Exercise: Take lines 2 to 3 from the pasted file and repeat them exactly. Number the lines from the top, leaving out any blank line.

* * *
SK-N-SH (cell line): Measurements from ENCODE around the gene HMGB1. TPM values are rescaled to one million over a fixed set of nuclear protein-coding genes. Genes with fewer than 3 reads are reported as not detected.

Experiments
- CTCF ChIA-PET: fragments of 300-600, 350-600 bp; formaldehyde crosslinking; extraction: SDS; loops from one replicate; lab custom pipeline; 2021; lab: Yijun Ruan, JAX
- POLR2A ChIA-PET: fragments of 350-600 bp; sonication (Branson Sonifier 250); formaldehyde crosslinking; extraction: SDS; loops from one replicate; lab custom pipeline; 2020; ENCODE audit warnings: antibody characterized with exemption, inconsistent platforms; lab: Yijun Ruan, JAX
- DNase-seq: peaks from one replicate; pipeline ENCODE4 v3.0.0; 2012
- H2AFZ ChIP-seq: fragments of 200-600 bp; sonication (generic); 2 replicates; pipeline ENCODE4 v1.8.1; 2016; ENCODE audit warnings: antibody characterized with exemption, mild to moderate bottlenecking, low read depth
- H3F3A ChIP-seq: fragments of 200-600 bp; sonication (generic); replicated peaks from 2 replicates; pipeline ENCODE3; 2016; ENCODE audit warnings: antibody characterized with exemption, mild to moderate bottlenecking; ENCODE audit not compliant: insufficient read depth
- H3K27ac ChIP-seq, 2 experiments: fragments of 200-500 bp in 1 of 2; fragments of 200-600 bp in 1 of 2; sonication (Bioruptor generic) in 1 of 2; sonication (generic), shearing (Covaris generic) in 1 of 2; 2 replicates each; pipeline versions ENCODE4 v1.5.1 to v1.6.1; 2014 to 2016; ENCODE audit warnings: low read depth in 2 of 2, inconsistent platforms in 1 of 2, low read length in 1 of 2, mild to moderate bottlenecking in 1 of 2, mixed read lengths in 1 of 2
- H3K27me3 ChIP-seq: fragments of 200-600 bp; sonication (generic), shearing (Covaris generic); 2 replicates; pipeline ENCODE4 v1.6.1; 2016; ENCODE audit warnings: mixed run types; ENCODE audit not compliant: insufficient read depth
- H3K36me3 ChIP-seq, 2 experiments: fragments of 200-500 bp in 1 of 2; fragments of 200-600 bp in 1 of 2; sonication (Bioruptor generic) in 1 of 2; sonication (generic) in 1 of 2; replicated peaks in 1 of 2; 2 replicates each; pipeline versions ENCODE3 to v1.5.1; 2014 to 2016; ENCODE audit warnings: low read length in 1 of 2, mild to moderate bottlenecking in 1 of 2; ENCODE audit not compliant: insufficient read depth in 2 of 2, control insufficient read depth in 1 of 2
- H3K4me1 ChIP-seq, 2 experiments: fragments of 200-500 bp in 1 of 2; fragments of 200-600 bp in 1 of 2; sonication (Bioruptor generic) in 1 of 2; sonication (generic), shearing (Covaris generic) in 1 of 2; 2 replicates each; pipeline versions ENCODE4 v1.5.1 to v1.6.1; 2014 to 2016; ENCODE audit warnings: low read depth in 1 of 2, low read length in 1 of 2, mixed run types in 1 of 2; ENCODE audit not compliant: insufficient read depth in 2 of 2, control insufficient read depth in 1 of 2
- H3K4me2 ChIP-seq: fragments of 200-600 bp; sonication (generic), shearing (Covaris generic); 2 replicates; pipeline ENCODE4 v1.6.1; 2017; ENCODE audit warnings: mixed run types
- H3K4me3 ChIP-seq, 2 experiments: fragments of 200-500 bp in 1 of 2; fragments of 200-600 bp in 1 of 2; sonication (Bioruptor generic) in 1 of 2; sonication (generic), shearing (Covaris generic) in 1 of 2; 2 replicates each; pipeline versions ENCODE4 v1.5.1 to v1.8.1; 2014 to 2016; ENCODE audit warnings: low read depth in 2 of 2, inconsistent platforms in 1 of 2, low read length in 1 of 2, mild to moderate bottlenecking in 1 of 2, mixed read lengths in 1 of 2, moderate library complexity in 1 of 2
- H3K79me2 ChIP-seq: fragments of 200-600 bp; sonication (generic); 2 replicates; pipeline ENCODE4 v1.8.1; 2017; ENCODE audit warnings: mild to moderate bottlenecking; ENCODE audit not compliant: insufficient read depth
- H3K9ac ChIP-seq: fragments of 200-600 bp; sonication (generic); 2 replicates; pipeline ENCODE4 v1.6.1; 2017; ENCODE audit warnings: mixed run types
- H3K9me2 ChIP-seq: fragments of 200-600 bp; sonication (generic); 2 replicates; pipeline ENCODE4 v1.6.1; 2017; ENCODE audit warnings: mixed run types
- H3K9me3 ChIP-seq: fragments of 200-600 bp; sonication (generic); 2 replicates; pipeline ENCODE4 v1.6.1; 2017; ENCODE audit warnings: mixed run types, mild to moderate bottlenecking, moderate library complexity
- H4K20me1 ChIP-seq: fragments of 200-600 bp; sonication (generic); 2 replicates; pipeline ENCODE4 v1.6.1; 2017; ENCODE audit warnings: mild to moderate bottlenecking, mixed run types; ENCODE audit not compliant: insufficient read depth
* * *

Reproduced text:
Experiments
- CTCF ChIA-PET: fragments of 300-600, 350-600 bp; formaldehyde crosslinking; extraction: SDS; loops from one replicate; lab custom pipeline; 2021; lab: Yijun Ruan, JAX